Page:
Leap Then Look Active Archive Digital Residency 



“I was drawn to Black Mountain because of its holistic approach, its informality, its lack of conventional institutionalism, and its earnestness. I liked the combination of intimacy, spontaneity, avant-garde, and seriousness, high standards, and commitment. There was no-one to blame for mess-ups but ourselves.”

M C Richards


Black Mountain College operated under an informal structure. Students and teachers lived together, worked, cooked, and ate alongside one another. There were classes, but often they were informal, practical, and aimed at facilitating experience rather than instructing students on particular subjects. This is not to say that age and experience did not convey some status, but there was an effort by staff to give students a large degree of responsibility for their own academic and personal development. Some took to this, others struggled, there were lengthy disputes about democracy and perceived totalitarianism. Like in a family, where everyone is a novice, rules developed over time sometimes as a result of agreement, sometimes necessity, sometimes insensitively or in reaction to difficult circumstances. It was by no means perfect, but the results for many, personally, academically, and artistically, were remarkable.

Click on the arrows to see more images in this slideshow.

From the beginning, Black Mountain was founded on educational principles which developed the individual’s abilities to learn and develop through a process of thought and exploration. This was why the arts were seen as central to the curriculum. Through practical engagement with materials, forms, music, and theatre, students could develop better understandings of the world and integrate theoretical knowledge with their own experience.

This was a process that happened in a social context; living, working, studying, and making together. There was a spirit of collaborative, communal activity that characterised much of Black Mountain’s history.

It is something that resonates strongly with us now as artists and teachers. Working together on projects with no defined outcome can create spaces for us to learn through experience, discovering the possibilities as we go.

“Our central and consistent effort is to teach method, not content; to emphasise process, not results; to invite the student to the realisation that the way of handling facts … is more important than facts themselves.”

John Andrew Rice


Click on the arrows to see more videos in this slideshow.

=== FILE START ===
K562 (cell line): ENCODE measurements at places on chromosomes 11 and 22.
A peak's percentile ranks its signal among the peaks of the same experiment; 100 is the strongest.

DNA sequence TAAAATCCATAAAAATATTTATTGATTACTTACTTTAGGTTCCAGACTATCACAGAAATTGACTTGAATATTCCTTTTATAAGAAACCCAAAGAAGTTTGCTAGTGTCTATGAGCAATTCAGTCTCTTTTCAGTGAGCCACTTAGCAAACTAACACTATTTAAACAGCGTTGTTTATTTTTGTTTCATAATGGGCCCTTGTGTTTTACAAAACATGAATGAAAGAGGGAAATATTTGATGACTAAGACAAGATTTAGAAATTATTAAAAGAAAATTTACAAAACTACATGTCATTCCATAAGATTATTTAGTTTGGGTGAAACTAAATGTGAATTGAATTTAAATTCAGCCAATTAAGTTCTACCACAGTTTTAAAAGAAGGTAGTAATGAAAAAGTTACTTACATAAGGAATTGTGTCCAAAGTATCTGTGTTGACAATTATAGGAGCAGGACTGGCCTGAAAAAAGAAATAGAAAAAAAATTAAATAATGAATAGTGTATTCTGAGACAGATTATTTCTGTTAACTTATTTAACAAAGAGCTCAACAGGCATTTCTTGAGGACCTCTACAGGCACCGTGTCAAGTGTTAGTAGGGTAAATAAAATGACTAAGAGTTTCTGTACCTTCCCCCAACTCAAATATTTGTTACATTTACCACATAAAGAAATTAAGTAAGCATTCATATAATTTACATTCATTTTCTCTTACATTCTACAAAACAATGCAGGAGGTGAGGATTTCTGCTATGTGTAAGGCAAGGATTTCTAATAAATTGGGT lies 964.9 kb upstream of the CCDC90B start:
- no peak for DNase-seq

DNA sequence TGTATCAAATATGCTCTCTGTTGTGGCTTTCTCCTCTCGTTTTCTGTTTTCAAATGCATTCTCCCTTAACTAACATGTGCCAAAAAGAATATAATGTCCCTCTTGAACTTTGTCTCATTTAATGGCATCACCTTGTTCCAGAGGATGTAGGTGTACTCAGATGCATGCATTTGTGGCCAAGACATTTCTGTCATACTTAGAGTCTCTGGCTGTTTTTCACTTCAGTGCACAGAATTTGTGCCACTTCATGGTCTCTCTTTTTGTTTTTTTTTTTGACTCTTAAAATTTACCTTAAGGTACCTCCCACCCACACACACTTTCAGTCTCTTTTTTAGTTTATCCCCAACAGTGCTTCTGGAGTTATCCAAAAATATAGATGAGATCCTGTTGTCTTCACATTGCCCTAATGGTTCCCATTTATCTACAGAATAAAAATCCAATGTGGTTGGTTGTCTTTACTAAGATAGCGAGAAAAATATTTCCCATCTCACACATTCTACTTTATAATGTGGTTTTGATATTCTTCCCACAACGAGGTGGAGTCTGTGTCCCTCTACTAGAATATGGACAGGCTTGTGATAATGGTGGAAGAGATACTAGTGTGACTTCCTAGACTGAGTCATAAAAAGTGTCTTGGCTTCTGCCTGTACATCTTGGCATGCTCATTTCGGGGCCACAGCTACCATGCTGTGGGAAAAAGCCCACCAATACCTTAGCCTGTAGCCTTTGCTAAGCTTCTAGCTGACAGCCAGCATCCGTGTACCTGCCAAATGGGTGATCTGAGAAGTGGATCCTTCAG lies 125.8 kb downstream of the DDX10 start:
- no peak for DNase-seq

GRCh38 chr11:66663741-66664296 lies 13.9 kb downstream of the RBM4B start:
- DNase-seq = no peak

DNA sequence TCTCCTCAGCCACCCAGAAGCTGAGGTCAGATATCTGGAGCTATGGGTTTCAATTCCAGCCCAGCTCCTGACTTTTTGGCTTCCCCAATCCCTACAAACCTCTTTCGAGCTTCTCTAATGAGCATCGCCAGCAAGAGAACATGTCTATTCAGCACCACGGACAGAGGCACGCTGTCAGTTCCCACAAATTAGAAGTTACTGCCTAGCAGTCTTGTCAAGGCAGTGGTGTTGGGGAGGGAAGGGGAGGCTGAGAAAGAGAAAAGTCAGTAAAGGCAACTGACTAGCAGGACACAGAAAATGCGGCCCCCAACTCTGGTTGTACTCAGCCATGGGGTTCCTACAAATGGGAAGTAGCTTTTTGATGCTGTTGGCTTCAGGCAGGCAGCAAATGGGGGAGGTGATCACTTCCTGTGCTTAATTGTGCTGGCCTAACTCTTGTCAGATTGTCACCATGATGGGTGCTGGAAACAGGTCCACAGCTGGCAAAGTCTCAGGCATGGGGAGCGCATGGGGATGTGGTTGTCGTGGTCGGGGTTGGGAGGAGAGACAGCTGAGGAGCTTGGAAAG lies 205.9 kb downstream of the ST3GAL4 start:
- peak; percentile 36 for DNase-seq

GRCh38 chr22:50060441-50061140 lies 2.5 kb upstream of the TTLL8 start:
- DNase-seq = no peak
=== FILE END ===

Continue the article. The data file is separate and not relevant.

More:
We asked ourselves; can we create an artwork where the end result is unimportant, something that could potentially carry on forever, something that will end only because we run out of time or materials.

We created two structures like this from bamboo and string. Our idea was that as the supply of sticks came to an end, we could start taking sticks from one place to add to another, working endlessly. In the event the wind was so strong the structure began to collapse as we built it, the weather bringing the activity to an end.

What are you making?” passers-by asked, “We don’t know” we would answer, ‘we’ll see what happens!’

’Science has discovered no ‘facts’, only events.’

Richard Buckminster Fuller


Click on the arrows to see more images in this slideshow.

Richard Buckminster Fuller was invited to the Black Mountain College summer institute in 1948 & 49 and brought with him plans and materials for the construction of the first large-scale geodesic domes. In 1948 his first attempt did not rise from the floor and became known as the Supine Dome. The second-year a smaller dome stayed up for a few hours. These were large-scale efforts, involving many students and members of staff. For Buckminster Fuller, they were staging events, experiments. The success or failure of the structures themselves was only an aspect of the importance of the activity. It was the process, not the outcome that was central to these collective efforts and what was learned by the doing of them. In this respect they were events, producing not fixed and rigid structures but tensions and forces between materials and participants. Creating a new understanding through experience.

Images credits: Leap Then Look, Estate of Beaumont and Nancy Newhall, Western Regional Archives. Buckminster Fuller and students testing the strength of the 1949 dome; The Supine Dome, Beaumont Newhall, 1949; Dancer in an icosahedron, cutting from a Zurich newspaper, 1925; students at the 1498 summer institute, Kenneth Snelson; Elaine de Kooning (center), R. Buckminster Fuller, Ray Johnson, Albert Lanier, and others with the Supine Dome, 1948; Students of Buckminister Fuller’s architecture class reconstructing a geodesic dome. Photograph: Masato Nakagawa 1948.